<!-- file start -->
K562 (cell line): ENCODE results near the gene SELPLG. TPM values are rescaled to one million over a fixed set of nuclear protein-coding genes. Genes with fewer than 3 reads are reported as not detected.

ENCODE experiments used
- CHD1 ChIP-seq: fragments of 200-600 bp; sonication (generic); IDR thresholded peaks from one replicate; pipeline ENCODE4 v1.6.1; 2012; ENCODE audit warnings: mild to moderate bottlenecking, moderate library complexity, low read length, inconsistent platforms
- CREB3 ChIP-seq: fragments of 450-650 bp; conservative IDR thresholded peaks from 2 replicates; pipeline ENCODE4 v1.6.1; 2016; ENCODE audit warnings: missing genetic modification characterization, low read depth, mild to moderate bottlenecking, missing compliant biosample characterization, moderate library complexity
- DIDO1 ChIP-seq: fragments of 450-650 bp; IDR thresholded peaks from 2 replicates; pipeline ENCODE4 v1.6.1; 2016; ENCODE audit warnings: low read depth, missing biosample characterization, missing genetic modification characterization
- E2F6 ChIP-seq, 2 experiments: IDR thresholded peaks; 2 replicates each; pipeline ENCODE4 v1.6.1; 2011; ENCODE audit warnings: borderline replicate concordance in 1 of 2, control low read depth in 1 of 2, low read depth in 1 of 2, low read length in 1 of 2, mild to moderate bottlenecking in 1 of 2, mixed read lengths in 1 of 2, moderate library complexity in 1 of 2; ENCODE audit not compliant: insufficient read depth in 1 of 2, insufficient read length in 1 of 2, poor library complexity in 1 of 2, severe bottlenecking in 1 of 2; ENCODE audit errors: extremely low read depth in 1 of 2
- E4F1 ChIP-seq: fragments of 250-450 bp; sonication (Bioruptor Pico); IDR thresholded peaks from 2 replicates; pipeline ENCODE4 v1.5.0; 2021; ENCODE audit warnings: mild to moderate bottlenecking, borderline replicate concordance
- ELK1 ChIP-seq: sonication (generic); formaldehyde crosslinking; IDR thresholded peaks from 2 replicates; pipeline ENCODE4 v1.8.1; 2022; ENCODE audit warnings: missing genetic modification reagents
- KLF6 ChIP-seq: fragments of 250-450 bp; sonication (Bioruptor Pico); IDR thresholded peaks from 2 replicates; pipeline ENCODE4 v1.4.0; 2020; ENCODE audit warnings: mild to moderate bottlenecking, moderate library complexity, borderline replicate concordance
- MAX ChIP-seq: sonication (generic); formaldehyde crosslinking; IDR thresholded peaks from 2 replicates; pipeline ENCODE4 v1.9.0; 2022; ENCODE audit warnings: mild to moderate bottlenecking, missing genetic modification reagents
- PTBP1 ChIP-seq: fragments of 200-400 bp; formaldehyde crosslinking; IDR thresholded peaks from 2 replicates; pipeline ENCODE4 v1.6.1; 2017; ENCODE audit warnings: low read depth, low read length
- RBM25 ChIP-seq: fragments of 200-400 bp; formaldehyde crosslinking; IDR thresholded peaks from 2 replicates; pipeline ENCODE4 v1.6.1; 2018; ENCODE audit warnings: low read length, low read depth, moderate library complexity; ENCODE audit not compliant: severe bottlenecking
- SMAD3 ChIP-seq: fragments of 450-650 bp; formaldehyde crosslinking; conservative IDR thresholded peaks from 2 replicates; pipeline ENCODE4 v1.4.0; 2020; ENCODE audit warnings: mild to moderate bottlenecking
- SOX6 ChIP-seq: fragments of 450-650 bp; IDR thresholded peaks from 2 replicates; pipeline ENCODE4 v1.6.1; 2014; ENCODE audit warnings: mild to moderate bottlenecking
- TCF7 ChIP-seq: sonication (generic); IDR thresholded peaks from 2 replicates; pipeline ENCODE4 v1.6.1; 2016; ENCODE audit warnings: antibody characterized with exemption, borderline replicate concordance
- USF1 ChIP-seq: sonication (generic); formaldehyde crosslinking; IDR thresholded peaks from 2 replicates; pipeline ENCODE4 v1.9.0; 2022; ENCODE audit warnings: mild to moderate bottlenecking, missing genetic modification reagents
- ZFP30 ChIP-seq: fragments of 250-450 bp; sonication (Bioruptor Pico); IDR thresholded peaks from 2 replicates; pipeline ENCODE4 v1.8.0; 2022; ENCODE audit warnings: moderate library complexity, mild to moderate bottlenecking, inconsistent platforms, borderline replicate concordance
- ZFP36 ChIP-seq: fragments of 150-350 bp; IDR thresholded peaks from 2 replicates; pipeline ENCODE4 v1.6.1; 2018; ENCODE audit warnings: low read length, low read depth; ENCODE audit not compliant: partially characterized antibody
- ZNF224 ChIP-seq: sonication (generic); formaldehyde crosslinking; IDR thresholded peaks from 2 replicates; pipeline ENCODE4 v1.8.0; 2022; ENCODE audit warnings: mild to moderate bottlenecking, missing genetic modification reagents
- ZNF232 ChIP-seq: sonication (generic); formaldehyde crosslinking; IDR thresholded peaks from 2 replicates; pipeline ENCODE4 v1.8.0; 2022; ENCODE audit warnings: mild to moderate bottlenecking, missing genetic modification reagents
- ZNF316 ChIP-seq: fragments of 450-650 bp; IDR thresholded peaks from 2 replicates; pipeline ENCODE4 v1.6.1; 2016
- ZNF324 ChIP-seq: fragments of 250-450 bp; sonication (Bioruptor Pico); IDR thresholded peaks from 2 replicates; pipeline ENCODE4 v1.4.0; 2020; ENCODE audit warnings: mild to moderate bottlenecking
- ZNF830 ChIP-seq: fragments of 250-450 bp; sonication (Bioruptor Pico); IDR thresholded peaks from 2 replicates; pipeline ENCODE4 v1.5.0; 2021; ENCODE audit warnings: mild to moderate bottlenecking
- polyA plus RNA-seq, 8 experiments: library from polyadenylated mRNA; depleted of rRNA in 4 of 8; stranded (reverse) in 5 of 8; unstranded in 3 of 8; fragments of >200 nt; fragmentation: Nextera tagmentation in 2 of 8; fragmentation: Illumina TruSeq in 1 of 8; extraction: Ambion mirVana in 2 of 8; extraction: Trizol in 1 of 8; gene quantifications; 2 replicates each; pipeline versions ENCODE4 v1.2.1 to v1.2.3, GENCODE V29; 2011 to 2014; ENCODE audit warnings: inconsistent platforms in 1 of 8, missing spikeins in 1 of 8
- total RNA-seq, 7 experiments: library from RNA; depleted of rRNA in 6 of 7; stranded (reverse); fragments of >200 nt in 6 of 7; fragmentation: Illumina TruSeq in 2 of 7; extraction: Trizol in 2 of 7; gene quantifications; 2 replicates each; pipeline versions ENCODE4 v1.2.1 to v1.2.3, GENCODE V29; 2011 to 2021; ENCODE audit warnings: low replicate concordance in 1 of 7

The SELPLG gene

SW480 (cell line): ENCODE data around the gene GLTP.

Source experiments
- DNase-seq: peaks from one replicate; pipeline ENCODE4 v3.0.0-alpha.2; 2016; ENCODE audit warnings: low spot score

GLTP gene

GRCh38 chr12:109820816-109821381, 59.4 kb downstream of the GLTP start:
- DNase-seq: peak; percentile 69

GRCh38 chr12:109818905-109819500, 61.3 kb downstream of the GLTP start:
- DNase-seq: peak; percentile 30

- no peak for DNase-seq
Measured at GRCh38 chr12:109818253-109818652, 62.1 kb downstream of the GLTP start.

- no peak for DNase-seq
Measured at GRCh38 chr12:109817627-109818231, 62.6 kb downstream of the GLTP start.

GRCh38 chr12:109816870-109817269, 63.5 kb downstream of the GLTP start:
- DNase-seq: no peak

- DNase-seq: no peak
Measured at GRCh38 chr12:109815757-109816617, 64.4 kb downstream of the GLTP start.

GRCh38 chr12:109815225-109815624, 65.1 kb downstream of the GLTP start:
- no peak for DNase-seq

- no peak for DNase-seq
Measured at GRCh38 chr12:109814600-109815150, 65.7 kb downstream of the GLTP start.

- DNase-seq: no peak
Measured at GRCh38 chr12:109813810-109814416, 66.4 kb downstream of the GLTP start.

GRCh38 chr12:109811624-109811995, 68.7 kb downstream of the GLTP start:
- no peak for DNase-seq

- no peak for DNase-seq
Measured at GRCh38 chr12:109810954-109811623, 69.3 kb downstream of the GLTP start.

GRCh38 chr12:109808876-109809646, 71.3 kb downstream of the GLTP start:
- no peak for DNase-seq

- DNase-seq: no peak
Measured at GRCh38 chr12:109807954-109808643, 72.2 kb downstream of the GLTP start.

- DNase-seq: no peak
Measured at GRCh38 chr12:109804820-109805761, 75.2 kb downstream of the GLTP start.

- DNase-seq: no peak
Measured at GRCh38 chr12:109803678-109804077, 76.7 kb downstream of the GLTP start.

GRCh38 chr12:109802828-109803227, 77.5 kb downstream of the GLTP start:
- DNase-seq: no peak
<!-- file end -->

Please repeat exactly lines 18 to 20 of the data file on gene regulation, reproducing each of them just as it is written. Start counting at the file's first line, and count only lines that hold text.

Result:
- ZFP36 ChIP-seq: fragments of 150-350 bp; IDR thresholded peaks from 2 replicates; pipeline ENCODE4 v1.6.1; 2018; ENCODE audit warnings: low read length, low read depth; ENCODE audit not compliant: partially characterized antibody
- ZNF224 ChIP-seq: sonication (generic); formaldehyde crosslinking; IDR thresholded peaks from 2 replicates; pipeline ENCODE4 v1.8.0; 2022; ENCODE audit warnings: mild to moderate bottlenecking, missing genetic modification reagents
- ZNF232 ChIP-seq: sonication (generic); formaldehyde crosslinking; IDR thresholded peaks from 2 replicates; pipeline ENCODE4 v1.8.0; 2022; ENCODE audit warnings: mild to moderate bottlenecking, missing genetic modification reagents